Soames Rudowski, CEO, Fashion Team
1. Tell us about your business, how long has it been running and what’s the story behind it? We started in 1983 in the fabric import export business. Throughout time we have dedicated and specialised ourselves into the production of clothes.
2. Do you have your own design department, if so, where do you get the inspiration for your designs from? With some of the factories we subcontract we do have a designing department that helps our customers get the look they are searching. Inspiration is a mixture between the customer ideas and our imagination.
3. Do you find that brands and retailers are increasingly looking for design input from their manufacturing partners? Not so much in design but more in fabric input. What’s new in the market.
4. What design trends have you seen coming over the past two or three seasons, and what trends do you expect to see over the coming seasons? Lace comes and goes. It was out of fashion 3 years ago and now everyone wants lace. The cliche of what goes around comes around is absolutely true, especially in fashion. I foresee a more classical move in the next years. Sportswear will always be sportswear, but there is a tendency to transform classical into sportswear, but that might change soon.
5. Are there any core staples that you are always asked for, irrespective of seasonal trend changes? Durability. Brands we work with want high quality products. So the regular question is, how can we make the styles more durable.
6. Do you have a particular manufacturing niche which sets you apart? How do you set yourselves apart from other manufacturers? Well, there are many points that set us apart. We tend to work in partnerships. Our competitors are just part of our world so we like to collaborate. We don’t see them as a threat. We communicate fast and we have a good product.
7. Have there been any new technological developments that you have introduced into your manufacturing processes? Do you think there will ever come a time where manufacturing is fully automated or it is the human input that makes the quality differences? The technological developments are something that touches us in every single moment of our lives. In the textile world I would point out the fact that we are in a totally informatized ERA. Communication flows. What we needed to send by post, then by telex, fax, we can now send by email through our phone. This is the most incredible change in the last years. Many of the production processes are machine made but I don’t believe and don’t like to think about my profession as completely dominated by machines. I truly believe it’s impossible. Man power is fundamental for our success.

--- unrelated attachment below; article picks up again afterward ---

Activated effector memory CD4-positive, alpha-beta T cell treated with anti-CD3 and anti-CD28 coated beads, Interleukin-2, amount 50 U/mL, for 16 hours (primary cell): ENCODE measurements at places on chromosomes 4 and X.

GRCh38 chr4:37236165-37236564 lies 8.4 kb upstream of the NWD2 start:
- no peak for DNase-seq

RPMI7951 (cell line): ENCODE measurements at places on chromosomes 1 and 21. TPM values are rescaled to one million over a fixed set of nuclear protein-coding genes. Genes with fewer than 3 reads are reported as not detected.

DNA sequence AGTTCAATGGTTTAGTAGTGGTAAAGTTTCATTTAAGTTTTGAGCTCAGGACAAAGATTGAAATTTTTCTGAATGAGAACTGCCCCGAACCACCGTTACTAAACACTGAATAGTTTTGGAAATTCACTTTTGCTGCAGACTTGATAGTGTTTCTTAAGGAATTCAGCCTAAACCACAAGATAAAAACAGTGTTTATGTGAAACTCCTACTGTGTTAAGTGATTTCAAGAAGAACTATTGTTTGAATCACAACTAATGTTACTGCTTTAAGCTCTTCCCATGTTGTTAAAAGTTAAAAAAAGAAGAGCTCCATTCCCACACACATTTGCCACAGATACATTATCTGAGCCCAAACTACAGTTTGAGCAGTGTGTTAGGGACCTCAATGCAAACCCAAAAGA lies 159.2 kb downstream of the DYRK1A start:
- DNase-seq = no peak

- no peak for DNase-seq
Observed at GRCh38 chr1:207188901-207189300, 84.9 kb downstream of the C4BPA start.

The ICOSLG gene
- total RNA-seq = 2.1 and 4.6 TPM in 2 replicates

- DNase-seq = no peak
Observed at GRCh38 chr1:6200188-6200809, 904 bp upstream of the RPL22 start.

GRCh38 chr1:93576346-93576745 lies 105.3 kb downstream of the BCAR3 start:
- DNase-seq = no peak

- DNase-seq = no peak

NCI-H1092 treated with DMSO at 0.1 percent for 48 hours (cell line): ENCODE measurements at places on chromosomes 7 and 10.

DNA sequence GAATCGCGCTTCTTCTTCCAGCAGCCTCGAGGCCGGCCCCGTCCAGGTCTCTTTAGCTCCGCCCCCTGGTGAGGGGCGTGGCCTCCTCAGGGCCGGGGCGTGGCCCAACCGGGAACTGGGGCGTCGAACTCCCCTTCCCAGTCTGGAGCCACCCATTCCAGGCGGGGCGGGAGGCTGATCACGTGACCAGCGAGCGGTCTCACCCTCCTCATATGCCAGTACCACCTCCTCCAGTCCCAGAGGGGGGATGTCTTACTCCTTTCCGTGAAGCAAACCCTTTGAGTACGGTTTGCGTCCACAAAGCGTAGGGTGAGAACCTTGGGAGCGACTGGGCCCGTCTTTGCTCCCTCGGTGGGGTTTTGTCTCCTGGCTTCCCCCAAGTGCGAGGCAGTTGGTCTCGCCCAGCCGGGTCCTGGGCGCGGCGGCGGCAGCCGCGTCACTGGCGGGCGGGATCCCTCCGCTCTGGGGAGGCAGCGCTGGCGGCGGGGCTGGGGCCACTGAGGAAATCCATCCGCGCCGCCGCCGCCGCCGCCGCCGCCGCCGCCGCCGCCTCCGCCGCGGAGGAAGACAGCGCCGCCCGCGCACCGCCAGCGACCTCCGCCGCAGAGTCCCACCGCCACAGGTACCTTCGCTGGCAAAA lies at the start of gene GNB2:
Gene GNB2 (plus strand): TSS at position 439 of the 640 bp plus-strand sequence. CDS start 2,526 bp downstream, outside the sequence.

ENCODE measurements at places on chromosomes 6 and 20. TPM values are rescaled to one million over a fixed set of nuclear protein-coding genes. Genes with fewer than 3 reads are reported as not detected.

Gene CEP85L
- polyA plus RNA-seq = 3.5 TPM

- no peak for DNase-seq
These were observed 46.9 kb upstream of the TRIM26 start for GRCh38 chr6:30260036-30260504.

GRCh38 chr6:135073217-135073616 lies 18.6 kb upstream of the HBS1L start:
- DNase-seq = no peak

8. Are you seeing any trends or changes in the way production is moving? For ex-ample, are you being asked more about ethical practices or are you turning to data driven production? I can’t run away from the fact that brands are more and more conscious about the environment. I believe it’s important to be aware of the new possibilities, but when it comes to that, when you produce in Portugal, you are already taking for granted things that you can’t take for granted in other countries, especially in the far east. Brands like to know that the fabric is not contaminating the reveres when it’s being produced. I get a lot of brands asking to hold a paper saying I PRODUCED YOUR CLOTHES.. So there is a growing concern about these kinds of themes.
9. How do you adapt to the changes in the marketplace, how do you stay ahead of the curve? We are flexible. We unfold the curve and keep a straight line ☺ New fabrics, constantly new investments, travelling a lot. Meeting people. Human contact, so that people understand we are also humans and not only a production company.
10. Have customers become more demanding of suppliers? What have the core changes been in this relationship? Absolutely. Customers demand more and more, but we need to accept that. I see business as a give and take process. If I say I can supply, it must be true. It can’t be a bluff. Brands need the goods and they need to trust their supplier. Trust comes from hard work and commitment.
11. What advice would you give sourcing professionals looking for a manufacturer? What should they look for, and what questions should they be asking? Good one. Hmm.. it’s difficult to say but if I would be looking for a supplier, I would be well prepared, in the sense that I would have tech packs prepared in a way that the suppliers understand and that they can interact with it, by proposing fabrics and details that can make the product more cost effective. I would listen to what suppliers have to say and then decide the direction to go…
12. How can manufacturers and sourcing professionals improve their relationships? By communicating more and by creating a trusting and committed relationship.
13. Are ethical and sustainable credentials more important today? Is this some-thing where buyers are becoming more demanding on these issues? Yes.
14. What are your minimum and maximum order quantities? Minimums 200 pcs per colour and style, depending on the styles, fabrics and details of each one of them. There is no maximum order, there is a timeline that can be longer or shorter.
15. How do you think Brexit will affect your garment manufacturing business? I don’t believe in Brexit. Anyway, In case it really happens, there will be an adaptation period and then it will be business as usual. Depending on how the final agreements will be done, there might be some issues with duties and import taxes that will make it less competitive for Portugal to export to the UK but at the same time, Portugal being a historical business partner for the UK, ways will be found to make it happen.